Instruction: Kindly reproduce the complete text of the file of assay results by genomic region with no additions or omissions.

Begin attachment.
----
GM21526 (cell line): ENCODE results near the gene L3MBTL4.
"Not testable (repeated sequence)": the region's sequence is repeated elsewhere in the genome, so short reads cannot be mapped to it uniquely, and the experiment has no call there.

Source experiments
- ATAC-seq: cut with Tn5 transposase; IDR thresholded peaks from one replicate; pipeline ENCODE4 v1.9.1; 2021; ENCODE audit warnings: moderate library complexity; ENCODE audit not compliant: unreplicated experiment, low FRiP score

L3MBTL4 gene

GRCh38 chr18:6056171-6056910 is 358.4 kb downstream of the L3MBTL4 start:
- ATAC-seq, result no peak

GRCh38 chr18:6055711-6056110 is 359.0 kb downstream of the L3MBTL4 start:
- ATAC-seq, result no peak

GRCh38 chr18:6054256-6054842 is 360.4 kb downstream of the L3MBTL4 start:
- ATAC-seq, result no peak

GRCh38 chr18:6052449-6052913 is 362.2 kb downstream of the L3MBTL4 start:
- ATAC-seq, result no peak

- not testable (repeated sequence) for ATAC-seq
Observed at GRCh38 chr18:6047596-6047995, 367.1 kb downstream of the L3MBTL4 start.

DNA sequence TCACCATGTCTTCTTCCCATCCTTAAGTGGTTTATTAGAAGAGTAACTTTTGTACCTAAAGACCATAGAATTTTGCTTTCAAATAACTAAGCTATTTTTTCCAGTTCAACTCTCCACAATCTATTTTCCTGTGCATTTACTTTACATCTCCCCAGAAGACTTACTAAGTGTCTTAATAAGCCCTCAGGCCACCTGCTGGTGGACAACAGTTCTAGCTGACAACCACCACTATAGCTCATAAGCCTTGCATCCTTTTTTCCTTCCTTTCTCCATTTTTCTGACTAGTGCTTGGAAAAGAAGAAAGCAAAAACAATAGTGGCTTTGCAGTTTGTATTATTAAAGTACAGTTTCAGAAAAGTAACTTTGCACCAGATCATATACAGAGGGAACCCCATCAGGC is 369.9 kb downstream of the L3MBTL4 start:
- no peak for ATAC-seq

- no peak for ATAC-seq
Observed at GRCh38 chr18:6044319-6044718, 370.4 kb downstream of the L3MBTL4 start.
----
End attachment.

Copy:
GM21526 (cell line): ENCODE results near the gene L3MBTL4.
"Not testable (repeated sequence)": the region's sequence is repeated elsewhere in the genome, so short reads cannot be mapped to it uniquely, and the experiment has no call there.

Source experiments
- ATAC-seq: cut with Tn5 transposase; IDR thresholded peaks from one replicate; pipeline ENCODE4 v1.9.1; 2021; ENCODE audit warnings: moderate library complexity; ENCODE audit not compliant: unreplicated experiment, low FRiP score

L3MBTL4 gene

GRCh38 chr18:6056171-6056910 is 358.4 kb downstream of the L3MBTL4 start:
- ATAC-seq, result no peak

GRCh38 chr18:6055711-6056110 is 359.0 kb downstream of the L3MBTL4 start:
- ATAC-seq, result no peak

GRCh38 chr18:6054256-6054842 is 360.4 kb downstream of the L3MBTL4 start:
- ATAC-seq, result no peak

GRCh38 chr18:6052449-6052913 is 362.2 kb downstream of the L3MBTL4 start:
- ATAC-seq, result no peak

- not testable (repeated sequence) for ATAC-seq
Observed at GRCh38 chr18:6047596-6047995, 367.1 kb downstream of the L3MBTL4 start.

DNA sequence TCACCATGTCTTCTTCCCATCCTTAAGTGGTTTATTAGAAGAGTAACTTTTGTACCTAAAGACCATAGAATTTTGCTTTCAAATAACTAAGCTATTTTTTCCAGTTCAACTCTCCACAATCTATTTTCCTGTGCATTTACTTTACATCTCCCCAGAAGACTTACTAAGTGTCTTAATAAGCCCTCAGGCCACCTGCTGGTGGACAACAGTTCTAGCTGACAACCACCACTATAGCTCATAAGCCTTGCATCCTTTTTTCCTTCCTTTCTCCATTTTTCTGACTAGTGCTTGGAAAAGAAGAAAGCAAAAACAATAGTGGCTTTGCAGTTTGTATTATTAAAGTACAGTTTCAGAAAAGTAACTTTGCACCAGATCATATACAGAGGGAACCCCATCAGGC is 369.9 kb downstream of the L3MBTL4 start:
- no peak for ATAC-seq

- no peak for ATAC-seq
Observed at GRCh38 chr18:6044319-6044718, 370.4 kb downstream of the L3MBTL4 start.